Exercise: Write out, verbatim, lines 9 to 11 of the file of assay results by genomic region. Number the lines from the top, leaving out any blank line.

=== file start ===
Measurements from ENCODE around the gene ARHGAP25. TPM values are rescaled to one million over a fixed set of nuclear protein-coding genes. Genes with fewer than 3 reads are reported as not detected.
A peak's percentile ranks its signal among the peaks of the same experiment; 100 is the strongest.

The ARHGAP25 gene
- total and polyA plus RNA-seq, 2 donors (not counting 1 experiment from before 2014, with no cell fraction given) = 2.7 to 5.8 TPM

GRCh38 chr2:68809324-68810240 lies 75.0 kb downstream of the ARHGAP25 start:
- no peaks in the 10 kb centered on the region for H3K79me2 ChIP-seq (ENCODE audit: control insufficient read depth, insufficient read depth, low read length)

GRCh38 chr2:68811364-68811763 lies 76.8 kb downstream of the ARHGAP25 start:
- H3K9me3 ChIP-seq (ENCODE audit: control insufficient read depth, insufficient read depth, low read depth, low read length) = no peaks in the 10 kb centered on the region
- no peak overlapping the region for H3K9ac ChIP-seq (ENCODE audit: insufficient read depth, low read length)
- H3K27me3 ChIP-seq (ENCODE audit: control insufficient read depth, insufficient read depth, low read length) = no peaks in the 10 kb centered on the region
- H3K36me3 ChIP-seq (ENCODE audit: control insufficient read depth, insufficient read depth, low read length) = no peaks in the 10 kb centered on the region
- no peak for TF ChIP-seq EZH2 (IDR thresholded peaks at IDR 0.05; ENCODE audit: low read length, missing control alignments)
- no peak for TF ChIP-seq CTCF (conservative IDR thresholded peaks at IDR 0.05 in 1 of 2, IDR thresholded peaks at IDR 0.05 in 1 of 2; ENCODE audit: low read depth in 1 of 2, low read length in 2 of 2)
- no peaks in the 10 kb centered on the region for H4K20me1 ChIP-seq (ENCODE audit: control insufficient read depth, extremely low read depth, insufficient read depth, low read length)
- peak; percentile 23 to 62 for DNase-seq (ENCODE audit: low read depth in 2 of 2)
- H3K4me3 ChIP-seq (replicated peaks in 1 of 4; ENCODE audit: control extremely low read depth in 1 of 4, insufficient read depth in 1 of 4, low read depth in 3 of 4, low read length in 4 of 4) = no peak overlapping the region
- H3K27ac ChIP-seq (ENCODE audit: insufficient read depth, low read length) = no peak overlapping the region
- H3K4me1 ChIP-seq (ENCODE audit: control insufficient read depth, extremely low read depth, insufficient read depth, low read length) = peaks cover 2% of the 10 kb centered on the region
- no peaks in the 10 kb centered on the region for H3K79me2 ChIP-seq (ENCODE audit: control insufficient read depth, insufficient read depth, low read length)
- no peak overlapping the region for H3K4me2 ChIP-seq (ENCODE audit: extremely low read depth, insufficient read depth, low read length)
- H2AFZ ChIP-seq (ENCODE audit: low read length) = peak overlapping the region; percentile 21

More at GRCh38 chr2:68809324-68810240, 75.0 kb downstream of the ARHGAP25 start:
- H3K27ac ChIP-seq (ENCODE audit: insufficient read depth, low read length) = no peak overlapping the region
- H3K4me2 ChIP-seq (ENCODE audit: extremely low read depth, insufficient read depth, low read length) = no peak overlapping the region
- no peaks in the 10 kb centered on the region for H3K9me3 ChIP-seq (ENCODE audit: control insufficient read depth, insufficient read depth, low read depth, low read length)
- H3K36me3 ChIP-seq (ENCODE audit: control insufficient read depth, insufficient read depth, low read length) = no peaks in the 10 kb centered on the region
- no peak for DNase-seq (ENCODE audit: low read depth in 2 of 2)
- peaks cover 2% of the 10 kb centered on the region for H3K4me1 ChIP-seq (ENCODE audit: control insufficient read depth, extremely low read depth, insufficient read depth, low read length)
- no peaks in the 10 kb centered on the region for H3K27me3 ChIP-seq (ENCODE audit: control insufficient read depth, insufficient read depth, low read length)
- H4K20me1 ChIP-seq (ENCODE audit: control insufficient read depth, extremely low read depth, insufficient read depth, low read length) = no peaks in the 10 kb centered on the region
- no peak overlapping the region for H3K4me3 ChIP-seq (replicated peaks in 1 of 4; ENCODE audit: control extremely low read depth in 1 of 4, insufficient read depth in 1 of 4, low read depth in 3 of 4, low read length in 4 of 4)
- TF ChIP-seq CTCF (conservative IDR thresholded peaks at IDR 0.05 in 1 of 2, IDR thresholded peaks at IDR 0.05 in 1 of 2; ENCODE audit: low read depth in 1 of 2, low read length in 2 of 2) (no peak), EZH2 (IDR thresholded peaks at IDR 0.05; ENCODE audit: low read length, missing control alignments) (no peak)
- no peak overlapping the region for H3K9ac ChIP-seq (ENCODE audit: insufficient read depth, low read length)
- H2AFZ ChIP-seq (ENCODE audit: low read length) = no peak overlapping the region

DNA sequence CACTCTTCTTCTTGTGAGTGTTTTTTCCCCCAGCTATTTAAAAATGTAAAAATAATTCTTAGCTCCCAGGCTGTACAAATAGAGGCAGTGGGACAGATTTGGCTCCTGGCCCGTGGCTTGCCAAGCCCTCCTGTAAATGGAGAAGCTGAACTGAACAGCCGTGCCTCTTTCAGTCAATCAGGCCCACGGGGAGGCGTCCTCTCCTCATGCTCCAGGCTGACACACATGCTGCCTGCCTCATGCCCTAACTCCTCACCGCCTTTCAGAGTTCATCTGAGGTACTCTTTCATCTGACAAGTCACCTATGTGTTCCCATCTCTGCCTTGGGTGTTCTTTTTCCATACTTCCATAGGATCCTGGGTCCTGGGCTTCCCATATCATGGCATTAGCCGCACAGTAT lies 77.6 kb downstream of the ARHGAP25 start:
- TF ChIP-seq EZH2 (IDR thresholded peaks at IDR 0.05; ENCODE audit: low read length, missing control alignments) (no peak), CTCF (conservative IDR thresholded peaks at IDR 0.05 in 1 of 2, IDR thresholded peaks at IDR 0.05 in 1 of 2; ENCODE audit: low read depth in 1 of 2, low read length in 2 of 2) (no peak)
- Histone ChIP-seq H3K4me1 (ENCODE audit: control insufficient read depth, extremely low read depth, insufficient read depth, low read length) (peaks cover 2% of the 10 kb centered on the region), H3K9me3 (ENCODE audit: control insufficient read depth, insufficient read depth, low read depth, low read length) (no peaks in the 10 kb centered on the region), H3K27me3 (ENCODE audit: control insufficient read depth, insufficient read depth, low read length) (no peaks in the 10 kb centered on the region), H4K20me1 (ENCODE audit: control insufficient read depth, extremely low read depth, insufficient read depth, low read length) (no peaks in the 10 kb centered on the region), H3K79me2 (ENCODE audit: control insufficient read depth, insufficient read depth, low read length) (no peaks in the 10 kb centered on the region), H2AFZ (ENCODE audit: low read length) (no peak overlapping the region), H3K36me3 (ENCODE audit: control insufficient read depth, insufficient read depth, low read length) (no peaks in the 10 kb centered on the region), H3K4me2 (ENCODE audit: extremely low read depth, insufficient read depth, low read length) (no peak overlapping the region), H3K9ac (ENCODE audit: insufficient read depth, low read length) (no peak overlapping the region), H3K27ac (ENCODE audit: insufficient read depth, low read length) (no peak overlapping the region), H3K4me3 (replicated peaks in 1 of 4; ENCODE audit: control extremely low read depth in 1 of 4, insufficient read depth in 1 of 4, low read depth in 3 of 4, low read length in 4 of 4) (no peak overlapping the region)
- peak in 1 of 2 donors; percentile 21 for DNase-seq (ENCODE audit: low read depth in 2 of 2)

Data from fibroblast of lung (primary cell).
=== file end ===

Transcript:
- no peak overlapping the region for H3K9ac ChIP-seq (ENCODE audit: insufficient read depth, low read length)
- H3K27me3 ChIP-seq (ENCODE audit: control insufficient read depth, insufficient read depth, low read length) = no peaks in the 10 kb centered on the region
- H3K36me3 ChIP-seq (ENCODE audit: control insufficient read depth, insufficient read depth, low read length) = no peaks in the 10 kb centered on the region